An independent source of analysis on foreign NGOs working in China is ending its run after five years.
The China NGO Project is ending a five-year run that began in response to the passage of China’s Foreign NGO Law, which came into force on January 1, 2017.
Throughout the years, the Project – a platform hosted by online magazine ChinaFile – performed an invaluable monitoring role for foreign NGOs, helping them to navigate new administrative procedures that determined whether they could continue or initiate their work in China.
The loose law, however, left local officials with significant wiggle room to “enforce unspoken protocols” that limited which foreign NGOs could move forward and the type of work they could do. Then came 2020. The cataclysm of COVID-19 effected a huge change for NGOs, dramatically curbing the flow of people coming into the country. The pandemic pause combined with the implementation of Hong Kong’s National Security Law later that year curtailed “space for all civil society” in Hong Kong, notably impacting NGOs based in the city with programs in mainland China.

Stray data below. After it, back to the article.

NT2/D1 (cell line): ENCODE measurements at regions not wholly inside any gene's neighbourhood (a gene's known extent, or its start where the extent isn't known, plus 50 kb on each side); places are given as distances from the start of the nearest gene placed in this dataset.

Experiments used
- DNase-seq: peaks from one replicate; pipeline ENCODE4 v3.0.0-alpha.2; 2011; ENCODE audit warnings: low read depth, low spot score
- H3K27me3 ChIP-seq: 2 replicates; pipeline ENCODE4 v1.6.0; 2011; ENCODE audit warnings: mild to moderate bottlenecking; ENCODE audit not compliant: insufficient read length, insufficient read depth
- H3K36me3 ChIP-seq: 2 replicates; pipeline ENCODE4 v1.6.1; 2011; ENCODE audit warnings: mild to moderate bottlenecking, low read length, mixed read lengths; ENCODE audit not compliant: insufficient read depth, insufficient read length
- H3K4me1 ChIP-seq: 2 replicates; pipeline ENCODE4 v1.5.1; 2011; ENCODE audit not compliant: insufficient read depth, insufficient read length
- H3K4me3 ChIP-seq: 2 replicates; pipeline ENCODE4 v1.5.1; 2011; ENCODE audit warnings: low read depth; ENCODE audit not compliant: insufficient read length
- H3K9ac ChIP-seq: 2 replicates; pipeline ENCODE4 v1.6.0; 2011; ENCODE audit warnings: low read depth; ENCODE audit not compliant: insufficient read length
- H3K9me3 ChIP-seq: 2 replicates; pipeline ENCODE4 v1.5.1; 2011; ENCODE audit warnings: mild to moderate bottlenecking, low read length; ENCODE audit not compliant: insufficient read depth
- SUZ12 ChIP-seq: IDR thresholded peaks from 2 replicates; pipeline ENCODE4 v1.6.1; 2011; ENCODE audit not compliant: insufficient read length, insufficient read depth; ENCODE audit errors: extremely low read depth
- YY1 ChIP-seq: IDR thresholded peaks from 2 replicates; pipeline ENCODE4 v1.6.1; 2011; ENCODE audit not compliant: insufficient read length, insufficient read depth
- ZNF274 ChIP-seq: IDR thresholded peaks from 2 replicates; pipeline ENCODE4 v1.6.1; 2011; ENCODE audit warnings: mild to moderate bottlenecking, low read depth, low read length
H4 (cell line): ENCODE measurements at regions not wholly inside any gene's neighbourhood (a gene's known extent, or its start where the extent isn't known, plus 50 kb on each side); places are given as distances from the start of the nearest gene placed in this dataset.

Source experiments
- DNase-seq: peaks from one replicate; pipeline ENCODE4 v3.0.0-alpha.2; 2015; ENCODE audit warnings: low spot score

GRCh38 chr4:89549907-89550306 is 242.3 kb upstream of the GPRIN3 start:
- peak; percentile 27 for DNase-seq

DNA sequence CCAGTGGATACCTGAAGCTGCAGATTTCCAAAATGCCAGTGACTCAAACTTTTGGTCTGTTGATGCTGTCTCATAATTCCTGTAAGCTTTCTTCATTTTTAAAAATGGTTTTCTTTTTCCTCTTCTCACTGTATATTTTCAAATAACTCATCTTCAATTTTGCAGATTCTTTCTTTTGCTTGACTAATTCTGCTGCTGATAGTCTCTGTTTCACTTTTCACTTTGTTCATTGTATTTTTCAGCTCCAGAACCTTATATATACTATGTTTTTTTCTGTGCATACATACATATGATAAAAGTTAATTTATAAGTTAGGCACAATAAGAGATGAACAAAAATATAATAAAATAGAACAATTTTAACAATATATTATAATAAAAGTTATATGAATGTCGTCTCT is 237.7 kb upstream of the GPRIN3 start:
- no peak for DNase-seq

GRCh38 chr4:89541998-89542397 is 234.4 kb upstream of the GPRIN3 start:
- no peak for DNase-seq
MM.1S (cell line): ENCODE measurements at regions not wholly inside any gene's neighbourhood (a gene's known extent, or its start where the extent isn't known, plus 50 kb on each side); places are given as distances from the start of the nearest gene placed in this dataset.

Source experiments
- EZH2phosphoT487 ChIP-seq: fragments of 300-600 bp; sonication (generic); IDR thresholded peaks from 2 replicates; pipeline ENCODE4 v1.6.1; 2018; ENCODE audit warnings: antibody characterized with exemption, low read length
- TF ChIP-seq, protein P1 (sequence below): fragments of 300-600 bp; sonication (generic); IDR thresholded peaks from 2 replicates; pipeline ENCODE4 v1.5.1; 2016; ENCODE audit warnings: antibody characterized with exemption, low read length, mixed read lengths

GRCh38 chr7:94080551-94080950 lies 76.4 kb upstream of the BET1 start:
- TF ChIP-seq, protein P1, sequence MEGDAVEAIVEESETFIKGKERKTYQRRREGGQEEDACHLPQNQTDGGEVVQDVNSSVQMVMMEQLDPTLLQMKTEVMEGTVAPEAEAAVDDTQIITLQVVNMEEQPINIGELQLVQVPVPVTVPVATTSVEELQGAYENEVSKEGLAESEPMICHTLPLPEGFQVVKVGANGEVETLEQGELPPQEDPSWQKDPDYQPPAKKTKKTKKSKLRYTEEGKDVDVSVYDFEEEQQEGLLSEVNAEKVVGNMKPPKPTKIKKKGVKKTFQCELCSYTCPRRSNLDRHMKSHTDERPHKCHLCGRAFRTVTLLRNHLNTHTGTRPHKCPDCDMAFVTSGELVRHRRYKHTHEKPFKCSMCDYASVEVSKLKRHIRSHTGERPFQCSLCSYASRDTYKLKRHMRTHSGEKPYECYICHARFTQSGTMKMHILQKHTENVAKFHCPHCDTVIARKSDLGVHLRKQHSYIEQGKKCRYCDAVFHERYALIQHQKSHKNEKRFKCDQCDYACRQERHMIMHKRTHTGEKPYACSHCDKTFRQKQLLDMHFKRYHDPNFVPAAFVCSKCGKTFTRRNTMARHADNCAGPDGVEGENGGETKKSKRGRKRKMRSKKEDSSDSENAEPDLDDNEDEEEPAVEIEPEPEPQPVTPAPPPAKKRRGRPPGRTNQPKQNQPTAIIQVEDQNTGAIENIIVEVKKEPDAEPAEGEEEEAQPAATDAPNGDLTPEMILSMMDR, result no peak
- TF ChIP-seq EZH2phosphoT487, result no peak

As the China NGO Project bows out, the monitor has submitted its final foreign NGO snapshot and notes that strangely, as “momentous” as recent changes have been, the overall trend of international nonprofit work in China remains consistent. Foreign NGOs “still tend to focus on work congenial to Beijing and eschew ‘controversial’ issue areas like media, human rights, or religious issues” with trade and industry associations dominating China’s percentage of new registrations for representative offices within the country.
A ChinaFile article authored more than a year before the announced closure of the China NGO Project, looks at the declining presence of foreign NGOs in China and the dangers and complications of less engagement with international actors and the road ahead for on-the-ground “engagers” trying to maintain that connection.